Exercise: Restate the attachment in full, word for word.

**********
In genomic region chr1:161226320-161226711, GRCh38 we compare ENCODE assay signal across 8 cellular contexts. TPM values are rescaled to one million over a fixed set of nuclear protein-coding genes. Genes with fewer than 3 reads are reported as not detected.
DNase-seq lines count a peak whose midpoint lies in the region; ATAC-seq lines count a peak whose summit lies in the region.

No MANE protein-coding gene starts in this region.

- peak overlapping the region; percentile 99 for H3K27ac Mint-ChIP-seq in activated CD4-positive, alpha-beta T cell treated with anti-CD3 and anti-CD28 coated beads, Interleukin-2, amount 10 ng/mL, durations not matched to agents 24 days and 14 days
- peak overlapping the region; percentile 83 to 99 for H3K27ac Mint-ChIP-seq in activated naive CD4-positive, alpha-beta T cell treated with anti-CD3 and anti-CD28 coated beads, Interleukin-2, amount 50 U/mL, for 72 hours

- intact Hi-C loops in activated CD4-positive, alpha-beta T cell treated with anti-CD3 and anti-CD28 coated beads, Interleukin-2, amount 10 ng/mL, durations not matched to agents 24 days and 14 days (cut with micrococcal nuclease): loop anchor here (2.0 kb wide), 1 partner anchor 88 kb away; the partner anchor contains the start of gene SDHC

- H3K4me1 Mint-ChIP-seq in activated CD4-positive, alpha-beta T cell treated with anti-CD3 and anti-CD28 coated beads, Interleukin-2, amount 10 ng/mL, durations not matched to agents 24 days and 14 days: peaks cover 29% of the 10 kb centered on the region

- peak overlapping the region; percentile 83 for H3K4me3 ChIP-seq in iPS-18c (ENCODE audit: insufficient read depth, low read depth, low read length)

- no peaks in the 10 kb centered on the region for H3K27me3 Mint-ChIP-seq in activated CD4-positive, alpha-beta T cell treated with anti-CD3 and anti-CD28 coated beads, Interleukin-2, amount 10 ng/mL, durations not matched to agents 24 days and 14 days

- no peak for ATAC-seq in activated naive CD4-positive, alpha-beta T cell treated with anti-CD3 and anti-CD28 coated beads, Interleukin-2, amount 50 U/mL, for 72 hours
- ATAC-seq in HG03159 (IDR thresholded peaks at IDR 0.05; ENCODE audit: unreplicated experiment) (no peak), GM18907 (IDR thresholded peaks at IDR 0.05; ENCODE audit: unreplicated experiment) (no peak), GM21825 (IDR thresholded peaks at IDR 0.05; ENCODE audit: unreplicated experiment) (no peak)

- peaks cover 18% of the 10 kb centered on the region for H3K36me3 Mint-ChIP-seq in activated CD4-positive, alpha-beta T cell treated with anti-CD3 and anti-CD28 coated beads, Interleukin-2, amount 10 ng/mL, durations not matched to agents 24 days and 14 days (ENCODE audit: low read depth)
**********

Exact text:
In genomic region chr1:161226320-161226711, GRCh38 we compare ENCODE assay signal across 8 cellular contexts. TPM values are rescaled to one million over a fixed set of nuclear protein-coding genes. Genes with fewer than 3 reads are reported as not detected.
DNase-seq lines count a peak whose midpoint lies in the region; ATAC-seq lines count a peak whose summit lies in the region.

No MANE protein-coding gene starts in this region.

- peak overlapping the region; percentile 99 for H3K27ac Mint-ChIP-seq in activated CD4-positive, alpha-beta T cell treated with anti-CD3 and anti-CD28 coated beads, Interleukin-2, amount 10 ng/mL, durations not matched to agents 24 days and 14 days
- peak overlapping the region; percentile 83 to 99 for H3K27ac Mint-ChIP-seq in activated naive CD4-positive, alpha-beta T cell treated with anti-CD3 and anti-CD28 coated beads, Interleukin-2, amount 50 U/mL, for 72 hours

- intact Hi-C loops in activated CD4-positive, alpha-beta T cell treated with anti-CD3 and anti-CD28 coated beads, Interleukin-2, amount 10 ng/mL, durations not matched to agents 24 days and 14 days (cut with micrococcal nuclease): loop anchor here (2.0 kb wide), 1 partner anchor 88 kb away; the partner anchor contains the start of gene SDHC

- H3K4me1 Mint-ChIP-seq in activated CD4-positive, alpha-beta T cell treated with anti-CD3 and anti-CD28 coated beads, Interleukin-2, amount 10 ng/mL, durations not matched to agents 24 days and 14 days: peaks cover 29% of the 10 kb centered on the region

- peak overlapping the region; percentile 83 for H3K4me3 ChIP-seq in iPS-18c (ENCODE audit: insufficient read depth, low read depth, low read length)

- no peaks in the 10 kb centered on the region for H3K27me3 Mint-ChIP-seq in activated CD4-positive, alpha-beta T cell treated with anti-CD3 and anti-CD28 coated beads, Interleukin-2, amount 10 ng/mL, durations not matched to agents 24 days and 14 days

- no peak for ATAC-seq in activated naive CD4-positive, alpha-beta T cell treated with anti-CD3 and anti-CD28 coated beads, Interleukin-2, amount 50 U/mL, for 72 hours
- ATAC-seq in HG03159 (IDR thresholded peaks at IDR 0.05; ENCODE audit: unreplicated experiment) (no peak), GM18907 (IDR thresholded peaks at IDR 0.05; ENCODE audit: unreplicated experiment) (no peak), GM21825 (IDR thresholded peaks at IDR 0.05; ENCODE audit: unreplicated experiment) (no peak)

- peaks cover 18% of the 10 kb centered on the region for H3K36me3 Mint-ChIP-seq in activated CD4-positive, alpha-beta T cell treated with anti-CD3 and anti-CD28 coated beads, Interleukin-2, amount 10 ng/mL, durations not matched to agents 24 days and 14 days (ENCODE audit: low read depth)